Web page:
Wednesday, May 9, 2012

Our Barn Raiser Fundraising Efforts: A Question & Answer Session

The response to our Barn Raiser fundraising has been humbling so far, as we've had an outpouring of support from both friends and family since we started offering them in January, as well as those who have heard what we have planned with Haw River Farmhouse Ales and are excited about what's in store. We do, however, get questions from folks fairly often asking about why we're selling them, what's included, how they can get one, etc, so we thought it might be helpful to put a little Q&A post together on our blog, to help explain things in a little more detail. If you've heard what we have planned and are interested in helping us get our doors open later his year, but still have questions or comments after reading through things, please don't hesitate to drop us an email and let us know. We love hearing from the folks in our community!

With your help, our Barn Raiser Founders Collections
will help us fund part of our brewery when we open later this year.

What the heck is a Barn Raiser?
We're planning to open our brewery a little later this year and are currently in the external "fundraising" portion of the start-up phase. And while a lot of our friends and peers starting up their own breweries decided that crowd-funding websites (such as Kickstarter or IndieGoGo) would be the best route to take for raising a few dollars, we decided we wanted to take on a more independent approach and offer custom, unique collections of high-end merchandise and one-of-a-kind opportunities for craft beer aficionados and small business supporters here in our community.

Why are you guys selling them?
We wanted to give our supporters the opportunity to get their hands on some unique and limited-edition stuff before we get our doors open, and we thought this might be an interesting alternative to the crowd-funding sites we mentioned above that have gained popularity lately. The revenue raised will help us bridge a gap in our start-up budget, of course, and allows us to keep our fundraising a little closer to the community than simply going to a bank and signing on for a big ol' loan. The money brought in from our Barn Raisers certainly won't fund our entire brewery, but it's a great way for us to set aside a little chunk of what we're doing and share it with our community.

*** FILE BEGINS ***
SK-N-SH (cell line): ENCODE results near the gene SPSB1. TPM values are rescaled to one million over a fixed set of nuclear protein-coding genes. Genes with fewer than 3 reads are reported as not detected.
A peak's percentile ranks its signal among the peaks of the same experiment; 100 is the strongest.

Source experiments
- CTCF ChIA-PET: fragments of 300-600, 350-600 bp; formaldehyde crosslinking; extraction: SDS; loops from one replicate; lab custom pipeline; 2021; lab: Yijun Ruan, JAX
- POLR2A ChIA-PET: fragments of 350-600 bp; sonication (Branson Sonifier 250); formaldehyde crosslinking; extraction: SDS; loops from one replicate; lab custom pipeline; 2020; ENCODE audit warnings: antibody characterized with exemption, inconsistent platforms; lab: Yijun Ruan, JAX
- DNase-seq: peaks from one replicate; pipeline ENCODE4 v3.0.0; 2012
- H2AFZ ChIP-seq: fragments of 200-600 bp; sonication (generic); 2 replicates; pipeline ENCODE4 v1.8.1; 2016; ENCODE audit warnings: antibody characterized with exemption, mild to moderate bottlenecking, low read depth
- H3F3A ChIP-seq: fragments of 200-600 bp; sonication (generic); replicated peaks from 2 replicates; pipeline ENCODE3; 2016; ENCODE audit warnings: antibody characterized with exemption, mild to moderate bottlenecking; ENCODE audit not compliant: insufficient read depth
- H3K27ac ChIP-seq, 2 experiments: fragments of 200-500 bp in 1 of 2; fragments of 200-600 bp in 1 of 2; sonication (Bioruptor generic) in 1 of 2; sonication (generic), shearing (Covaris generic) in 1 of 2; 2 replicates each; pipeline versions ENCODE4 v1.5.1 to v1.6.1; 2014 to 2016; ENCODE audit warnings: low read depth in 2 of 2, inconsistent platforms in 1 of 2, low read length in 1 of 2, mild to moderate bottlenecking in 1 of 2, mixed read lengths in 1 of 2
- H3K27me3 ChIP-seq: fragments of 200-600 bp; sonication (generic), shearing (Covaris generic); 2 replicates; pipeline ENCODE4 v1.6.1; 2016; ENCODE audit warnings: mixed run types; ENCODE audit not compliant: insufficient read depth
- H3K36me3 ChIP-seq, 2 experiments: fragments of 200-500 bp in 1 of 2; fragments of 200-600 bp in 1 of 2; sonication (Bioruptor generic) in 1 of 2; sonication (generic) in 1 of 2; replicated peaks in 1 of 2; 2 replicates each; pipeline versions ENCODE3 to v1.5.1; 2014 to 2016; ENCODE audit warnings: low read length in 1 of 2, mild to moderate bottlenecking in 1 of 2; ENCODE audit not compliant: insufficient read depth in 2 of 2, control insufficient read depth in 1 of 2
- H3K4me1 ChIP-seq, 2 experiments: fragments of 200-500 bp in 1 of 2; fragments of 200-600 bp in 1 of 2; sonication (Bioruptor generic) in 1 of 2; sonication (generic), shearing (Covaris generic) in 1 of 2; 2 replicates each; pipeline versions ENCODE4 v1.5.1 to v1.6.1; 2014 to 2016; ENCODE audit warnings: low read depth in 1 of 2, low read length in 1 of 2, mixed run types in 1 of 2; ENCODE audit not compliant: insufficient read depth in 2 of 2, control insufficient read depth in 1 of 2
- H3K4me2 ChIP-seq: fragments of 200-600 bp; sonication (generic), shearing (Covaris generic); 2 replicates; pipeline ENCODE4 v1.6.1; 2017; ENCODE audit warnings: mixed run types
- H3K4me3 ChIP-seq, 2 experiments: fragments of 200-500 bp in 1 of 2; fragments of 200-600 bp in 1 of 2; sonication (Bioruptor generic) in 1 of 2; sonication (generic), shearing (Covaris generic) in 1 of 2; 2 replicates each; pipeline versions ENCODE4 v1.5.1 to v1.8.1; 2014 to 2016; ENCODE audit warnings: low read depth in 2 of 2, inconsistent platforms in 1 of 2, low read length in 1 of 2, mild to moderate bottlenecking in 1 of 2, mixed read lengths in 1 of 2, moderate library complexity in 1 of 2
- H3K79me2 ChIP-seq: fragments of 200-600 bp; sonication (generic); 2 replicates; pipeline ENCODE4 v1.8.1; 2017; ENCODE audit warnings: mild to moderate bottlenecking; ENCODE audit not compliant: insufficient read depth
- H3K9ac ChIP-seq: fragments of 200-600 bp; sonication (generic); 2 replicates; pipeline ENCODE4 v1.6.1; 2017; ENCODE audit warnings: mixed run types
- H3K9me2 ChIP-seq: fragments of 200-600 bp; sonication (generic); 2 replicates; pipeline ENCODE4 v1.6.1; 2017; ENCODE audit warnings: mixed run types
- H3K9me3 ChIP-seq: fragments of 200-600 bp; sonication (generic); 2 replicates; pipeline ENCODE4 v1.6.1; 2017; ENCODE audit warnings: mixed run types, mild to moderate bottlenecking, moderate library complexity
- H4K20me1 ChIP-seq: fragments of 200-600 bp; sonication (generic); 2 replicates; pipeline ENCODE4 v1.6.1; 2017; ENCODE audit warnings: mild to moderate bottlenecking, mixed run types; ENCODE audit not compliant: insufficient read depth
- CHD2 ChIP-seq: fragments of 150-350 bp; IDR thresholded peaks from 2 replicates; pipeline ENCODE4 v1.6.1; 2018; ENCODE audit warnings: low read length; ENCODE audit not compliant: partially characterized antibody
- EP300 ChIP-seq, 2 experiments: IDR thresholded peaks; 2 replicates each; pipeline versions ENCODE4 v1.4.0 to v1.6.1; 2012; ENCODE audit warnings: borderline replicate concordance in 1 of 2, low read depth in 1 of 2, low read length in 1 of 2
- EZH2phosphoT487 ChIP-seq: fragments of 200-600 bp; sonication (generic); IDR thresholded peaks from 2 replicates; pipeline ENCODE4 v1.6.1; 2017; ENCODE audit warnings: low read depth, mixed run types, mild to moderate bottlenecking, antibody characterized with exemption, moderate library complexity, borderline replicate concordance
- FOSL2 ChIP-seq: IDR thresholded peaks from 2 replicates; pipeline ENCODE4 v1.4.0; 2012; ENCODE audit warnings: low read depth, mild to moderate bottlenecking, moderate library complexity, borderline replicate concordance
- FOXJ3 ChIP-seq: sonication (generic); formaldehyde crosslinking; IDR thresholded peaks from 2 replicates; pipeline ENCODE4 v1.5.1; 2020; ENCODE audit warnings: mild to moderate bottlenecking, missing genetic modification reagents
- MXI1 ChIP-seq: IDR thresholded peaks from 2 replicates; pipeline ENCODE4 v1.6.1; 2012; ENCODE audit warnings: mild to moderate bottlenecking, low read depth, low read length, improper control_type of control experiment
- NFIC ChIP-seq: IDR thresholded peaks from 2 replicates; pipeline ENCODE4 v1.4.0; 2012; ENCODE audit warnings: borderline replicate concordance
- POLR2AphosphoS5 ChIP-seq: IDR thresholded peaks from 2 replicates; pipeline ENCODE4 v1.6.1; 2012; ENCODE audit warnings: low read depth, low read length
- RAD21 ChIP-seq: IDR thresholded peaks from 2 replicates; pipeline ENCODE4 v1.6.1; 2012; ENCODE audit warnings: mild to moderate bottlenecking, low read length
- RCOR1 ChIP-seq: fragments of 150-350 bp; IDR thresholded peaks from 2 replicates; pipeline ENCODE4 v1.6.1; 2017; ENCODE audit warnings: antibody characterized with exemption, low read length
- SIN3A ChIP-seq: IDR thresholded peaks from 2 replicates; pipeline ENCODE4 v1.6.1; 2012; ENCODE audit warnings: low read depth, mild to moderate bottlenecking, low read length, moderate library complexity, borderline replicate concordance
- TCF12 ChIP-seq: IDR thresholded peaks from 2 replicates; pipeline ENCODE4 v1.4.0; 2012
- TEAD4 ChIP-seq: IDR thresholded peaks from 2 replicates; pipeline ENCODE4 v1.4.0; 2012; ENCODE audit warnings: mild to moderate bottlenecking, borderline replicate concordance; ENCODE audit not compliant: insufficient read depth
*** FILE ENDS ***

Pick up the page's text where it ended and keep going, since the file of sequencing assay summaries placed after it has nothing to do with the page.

I want to support what you're doing, but those prices look a bit steep for my budget. Anything else I can do to help?
First off, we're touched that this question actually does come up rather often at our events and public pourings—to have our friends tell us they want to give us financial assistance and be involved, but that we've not provided them the opportunity, is humbling, to say the least. And we never meant to exclude some of our closest friends and supporters by creating packages that included levels of merchandise that raise the price point a bit high. So we've heard your concerns and have decided to offer a smaller level we're calling the Barn Raiser Enthusiast, which should be available by the time you're reading this! We can't do it without every single one of you, so we want to make sure you can hop on board with us from the beginning and join the fun!

So what's in each of the "levels", and how are they different?
We started with two levels (the Barn Raiser Founder and Barn Raiser Premium) around the beginning of the year and have just released a third, less-expensive option in May, the Barn Raiser Enthusiast, for those folks who have expressed interest in what we're offering, but have a little more of a modest budget. Take a look below for a run-down of everything we include in each of the collections!

The Barn Raiser Enthusiast
Our Barn Raiser Enthusiast includes your very own Barn Raiser's t-shirt (a different cut and shirt design are available for men or women), an imprinted Belgian-style footed glass, a Barn Raising Founder certificate, a set of exclusive stickers and a single admission ticket to our private Barn Raiser's Founders party to be held before we open to the public. The perfect size for the beer lover in your life, our Barn Raiser Enthusiast is being sold for only $95.

The Barn Raiser Founder